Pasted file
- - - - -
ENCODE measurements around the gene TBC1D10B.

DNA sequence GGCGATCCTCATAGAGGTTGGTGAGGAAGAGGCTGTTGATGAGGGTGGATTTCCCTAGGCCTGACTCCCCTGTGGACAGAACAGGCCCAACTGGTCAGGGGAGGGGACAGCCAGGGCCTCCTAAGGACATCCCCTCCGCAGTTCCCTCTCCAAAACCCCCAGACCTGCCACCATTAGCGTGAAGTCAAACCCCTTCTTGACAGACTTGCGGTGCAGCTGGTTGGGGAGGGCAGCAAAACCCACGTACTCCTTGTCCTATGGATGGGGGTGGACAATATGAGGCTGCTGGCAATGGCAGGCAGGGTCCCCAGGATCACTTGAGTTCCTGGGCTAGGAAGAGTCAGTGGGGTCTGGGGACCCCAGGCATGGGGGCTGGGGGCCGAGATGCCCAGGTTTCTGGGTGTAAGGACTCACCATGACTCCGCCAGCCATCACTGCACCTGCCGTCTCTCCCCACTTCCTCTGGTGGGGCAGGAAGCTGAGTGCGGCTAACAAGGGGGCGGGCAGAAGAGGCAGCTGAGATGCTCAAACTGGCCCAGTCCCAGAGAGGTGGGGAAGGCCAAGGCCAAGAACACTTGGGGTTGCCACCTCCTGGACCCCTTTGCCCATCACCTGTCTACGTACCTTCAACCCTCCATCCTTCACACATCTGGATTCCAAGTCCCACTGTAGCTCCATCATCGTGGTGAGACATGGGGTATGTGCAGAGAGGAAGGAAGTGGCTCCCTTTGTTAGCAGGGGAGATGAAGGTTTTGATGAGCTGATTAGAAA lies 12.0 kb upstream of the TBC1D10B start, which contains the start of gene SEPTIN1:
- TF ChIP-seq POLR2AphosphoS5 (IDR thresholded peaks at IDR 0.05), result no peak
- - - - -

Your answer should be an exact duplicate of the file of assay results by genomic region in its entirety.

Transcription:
ENCODE measurements around the gene TBC1D10B.

DNA sequence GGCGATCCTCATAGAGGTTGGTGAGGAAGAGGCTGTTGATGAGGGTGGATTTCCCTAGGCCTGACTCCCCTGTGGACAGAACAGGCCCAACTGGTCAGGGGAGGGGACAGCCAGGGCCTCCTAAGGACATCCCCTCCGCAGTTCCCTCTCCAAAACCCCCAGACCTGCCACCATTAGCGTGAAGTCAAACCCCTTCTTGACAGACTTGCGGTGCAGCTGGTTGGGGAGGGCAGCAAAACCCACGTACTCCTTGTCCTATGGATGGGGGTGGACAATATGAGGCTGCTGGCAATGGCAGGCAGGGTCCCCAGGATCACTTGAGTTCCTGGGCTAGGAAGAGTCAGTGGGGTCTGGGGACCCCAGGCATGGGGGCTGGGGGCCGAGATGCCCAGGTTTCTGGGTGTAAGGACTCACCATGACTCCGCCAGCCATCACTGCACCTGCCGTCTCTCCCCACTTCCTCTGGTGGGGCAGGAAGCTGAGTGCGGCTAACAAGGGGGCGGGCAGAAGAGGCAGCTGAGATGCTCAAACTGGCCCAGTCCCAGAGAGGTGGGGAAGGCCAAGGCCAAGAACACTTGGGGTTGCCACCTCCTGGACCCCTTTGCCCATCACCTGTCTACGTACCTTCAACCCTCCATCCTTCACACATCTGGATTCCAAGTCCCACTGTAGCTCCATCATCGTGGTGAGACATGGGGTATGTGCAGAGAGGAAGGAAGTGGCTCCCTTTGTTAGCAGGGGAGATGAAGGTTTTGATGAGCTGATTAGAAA lies 12.0 kb upstream of the TBC1D10B start, which contains the start of gene SEPTIN1:
- TF ChIP-seq POLR2AphosphoS5 (IDR thresholded peaks at IDR 0.05), result no peak